It was a vision people all around the Puget Sound have been longing to see for far too long.
A 737 MAX airliner touched down at Boeing Field just before 2:30 p.m. Monday, the culmination of the plane's first test run since being grounded 15 months ago.
The groundings came after two crashes related to the automated flight control system killed 346 people.
The Federal Aviation Administration test flights over the next three days will evaluate Boeing’s proposed changes to the Maneuvering Characteristics Augmentation System (MCAS), the software that malfunctioned in both accidents.
The crew flew to Moses Lake, and back, with test pilots running through various scenarios, and progressing to more extreme maneuvers including the intentional triggering of the stall-prevention software that failed in the two fatal crashes.
Boeing engineers have been working on the changes at their facility in Renton using flight simulators.
This week, FAA officials will analyze the actual flights to determine the jet's airworthiness.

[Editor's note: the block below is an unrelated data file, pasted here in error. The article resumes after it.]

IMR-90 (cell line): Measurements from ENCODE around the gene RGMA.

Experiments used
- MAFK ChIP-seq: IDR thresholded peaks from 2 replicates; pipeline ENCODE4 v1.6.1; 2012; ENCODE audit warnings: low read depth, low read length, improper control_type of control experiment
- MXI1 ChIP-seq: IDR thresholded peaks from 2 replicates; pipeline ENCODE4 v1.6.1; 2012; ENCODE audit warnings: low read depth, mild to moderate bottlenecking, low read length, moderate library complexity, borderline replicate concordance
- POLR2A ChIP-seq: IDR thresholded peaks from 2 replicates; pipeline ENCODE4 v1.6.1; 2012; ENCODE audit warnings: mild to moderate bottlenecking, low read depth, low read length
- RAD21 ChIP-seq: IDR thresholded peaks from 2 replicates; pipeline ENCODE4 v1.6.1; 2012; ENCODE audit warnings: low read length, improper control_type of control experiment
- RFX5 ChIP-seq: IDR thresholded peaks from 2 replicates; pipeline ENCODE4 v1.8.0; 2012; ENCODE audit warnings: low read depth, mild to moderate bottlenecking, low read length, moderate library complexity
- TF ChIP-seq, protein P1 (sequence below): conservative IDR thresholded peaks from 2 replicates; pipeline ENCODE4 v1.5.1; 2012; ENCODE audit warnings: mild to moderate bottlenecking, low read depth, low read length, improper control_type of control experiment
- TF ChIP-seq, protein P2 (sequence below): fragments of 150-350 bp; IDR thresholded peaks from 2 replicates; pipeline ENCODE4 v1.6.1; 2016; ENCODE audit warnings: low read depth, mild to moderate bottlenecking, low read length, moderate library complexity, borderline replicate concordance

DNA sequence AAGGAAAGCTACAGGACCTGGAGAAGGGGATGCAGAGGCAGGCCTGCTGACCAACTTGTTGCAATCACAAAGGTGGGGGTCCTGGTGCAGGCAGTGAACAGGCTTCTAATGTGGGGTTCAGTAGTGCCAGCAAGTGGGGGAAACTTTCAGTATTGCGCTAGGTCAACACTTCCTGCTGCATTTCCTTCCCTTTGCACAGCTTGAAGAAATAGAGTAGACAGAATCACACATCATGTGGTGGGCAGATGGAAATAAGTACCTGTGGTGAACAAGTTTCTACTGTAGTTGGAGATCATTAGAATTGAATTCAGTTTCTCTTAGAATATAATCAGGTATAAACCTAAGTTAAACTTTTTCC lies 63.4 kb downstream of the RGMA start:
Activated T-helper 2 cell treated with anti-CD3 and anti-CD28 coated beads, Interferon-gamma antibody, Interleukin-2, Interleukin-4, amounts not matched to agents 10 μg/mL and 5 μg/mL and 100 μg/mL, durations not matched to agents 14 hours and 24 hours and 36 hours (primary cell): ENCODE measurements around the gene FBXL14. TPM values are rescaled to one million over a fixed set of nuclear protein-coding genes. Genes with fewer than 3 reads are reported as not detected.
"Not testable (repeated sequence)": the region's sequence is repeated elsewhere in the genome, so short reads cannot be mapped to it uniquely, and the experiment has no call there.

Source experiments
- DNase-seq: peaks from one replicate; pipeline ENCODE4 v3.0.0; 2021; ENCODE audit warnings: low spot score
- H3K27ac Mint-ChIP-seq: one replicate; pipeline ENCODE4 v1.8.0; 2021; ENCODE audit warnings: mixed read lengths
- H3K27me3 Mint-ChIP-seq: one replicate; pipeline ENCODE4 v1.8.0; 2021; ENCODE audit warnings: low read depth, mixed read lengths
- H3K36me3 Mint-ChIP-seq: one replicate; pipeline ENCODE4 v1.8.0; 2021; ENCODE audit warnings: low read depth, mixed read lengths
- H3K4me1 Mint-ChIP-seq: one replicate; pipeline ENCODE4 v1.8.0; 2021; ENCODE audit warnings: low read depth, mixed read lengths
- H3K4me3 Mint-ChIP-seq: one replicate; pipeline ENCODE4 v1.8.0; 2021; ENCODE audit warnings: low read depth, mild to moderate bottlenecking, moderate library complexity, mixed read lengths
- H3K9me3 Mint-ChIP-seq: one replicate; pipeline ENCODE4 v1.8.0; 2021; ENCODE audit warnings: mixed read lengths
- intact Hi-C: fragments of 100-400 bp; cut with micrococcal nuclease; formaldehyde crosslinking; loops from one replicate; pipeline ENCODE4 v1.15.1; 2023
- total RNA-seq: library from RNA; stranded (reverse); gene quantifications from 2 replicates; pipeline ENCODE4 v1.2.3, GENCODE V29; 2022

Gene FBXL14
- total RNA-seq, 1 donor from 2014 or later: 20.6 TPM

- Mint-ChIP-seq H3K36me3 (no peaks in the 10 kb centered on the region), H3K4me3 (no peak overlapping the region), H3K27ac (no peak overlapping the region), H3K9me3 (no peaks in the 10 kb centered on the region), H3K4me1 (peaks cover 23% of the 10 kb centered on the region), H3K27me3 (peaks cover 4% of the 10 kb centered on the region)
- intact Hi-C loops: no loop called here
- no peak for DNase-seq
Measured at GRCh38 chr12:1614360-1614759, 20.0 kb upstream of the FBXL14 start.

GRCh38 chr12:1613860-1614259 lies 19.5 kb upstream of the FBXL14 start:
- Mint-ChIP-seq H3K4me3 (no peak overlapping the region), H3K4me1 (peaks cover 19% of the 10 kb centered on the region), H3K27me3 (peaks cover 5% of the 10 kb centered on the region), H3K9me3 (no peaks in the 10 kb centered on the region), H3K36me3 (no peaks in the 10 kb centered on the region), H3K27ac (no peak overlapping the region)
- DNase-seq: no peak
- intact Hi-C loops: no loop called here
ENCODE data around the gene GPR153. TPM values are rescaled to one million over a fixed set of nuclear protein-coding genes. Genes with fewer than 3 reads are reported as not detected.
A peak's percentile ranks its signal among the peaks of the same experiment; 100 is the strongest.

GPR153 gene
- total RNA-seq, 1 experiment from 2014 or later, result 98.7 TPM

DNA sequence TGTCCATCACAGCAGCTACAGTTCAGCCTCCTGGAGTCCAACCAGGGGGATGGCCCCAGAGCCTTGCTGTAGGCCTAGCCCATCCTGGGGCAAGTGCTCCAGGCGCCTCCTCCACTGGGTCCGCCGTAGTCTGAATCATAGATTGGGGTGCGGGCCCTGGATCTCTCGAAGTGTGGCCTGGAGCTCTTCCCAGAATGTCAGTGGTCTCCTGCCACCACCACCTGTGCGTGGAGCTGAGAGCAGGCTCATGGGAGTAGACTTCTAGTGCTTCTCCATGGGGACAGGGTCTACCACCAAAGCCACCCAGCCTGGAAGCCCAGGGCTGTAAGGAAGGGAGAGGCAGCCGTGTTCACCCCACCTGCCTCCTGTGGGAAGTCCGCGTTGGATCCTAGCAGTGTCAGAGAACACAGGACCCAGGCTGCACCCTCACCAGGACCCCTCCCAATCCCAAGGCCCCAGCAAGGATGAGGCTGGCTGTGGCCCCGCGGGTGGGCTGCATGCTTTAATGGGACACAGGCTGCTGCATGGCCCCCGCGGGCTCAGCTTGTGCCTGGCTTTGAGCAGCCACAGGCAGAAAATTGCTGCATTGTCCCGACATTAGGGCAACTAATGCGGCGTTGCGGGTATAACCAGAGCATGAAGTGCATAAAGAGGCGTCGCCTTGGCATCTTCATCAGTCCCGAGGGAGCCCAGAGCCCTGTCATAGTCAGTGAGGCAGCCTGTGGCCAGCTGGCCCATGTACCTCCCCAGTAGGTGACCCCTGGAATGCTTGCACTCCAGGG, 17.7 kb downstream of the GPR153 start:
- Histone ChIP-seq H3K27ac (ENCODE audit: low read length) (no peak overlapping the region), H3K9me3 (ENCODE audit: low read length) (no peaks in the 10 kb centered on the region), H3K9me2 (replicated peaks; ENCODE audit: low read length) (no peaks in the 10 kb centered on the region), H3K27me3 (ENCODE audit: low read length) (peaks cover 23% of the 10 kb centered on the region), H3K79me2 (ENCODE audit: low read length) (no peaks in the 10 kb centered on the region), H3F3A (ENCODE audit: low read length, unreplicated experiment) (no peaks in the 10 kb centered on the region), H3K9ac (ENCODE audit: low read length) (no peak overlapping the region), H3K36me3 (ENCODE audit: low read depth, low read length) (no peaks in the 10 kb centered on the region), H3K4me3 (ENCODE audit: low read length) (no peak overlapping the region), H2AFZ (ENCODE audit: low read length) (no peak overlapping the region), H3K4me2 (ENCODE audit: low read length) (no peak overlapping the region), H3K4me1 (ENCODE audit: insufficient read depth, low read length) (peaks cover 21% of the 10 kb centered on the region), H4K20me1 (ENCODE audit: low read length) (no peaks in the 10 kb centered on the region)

The FAA still has a number of additional steps before it can clear the plane to fly again.
According to the Reuters news agency, FAA Administrator Steve Dickson will personally board the same plane to assess it before he signs off on approval.
The news outlet also cited sources who said that if all goes well, the 737 MAX could be cleared to fly again as soon as September.
Additional pilot training would have to happen before the planes are reinstated.
The more than 15-month grounding of Boeing's longtime workhorse at the same time as the ongoing pandemic had a severe economic impact on the company.
News of the test flight sent Boeing stock soaring, finishing the day up more than 14%.